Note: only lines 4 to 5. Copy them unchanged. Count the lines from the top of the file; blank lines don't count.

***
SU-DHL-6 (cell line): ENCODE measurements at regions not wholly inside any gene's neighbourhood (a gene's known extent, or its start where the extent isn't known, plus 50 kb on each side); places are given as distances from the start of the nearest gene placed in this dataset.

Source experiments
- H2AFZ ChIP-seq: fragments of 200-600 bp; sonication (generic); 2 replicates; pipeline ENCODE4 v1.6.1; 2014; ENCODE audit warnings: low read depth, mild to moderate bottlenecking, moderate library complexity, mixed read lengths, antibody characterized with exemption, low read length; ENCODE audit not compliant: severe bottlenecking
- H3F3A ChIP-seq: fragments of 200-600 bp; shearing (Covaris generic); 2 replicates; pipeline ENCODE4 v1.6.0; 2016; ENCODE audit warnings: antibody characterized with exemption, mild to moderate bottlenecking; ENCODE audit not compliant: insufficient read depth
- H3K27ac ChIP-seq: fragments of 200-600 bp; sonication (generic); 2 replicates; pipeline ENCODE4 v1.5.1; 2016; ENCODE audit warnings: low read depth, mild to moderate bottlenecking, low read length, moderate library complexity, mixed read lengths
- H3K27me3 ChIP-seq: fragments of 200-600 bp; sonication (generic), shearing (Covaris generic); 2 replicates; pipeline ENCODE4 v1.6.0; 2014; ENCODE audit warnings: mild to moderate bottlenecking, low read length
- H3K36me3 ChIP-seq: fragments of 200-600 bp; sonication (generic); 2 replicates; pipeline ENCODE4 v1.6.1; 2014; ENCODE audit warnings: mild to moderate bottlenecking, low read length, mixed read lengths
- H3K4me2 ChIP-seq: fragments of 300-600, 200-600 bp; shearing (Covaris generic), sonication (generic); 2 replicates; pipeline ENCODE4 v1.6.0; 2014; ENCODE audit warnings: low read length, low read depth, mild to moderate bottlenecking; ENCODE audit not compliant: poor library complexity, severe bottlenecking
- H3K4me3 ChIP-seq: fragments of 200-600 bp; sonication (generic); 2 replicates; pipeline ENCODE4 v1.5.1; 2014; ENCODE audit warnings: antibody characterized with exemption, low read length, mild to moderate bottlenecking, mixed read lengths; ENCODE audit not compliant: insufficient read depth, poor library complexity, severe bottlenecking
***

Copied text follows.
- H3F3A ChIP-seq: fragments of 200-600 bp; shearing (Covaris generic); 2 replicates; pipeline ENCODE4 v1.6.0; 2016; ENCODE audit warnings: antibody characterized with exemption, mild to moderate bottlenecking; ENCODE audit not compliant: insufficient read depth
- H3K27ac ChIP-seq: fragments of 200-600 bp; sonication (generic); 2 replicates; pipeline ENCODE4 v1.5.1; 2016; ENCODE audit warnings: low read depth, mild to moderate bottlenecking, low read length, moderate library complexity, mixed read lengths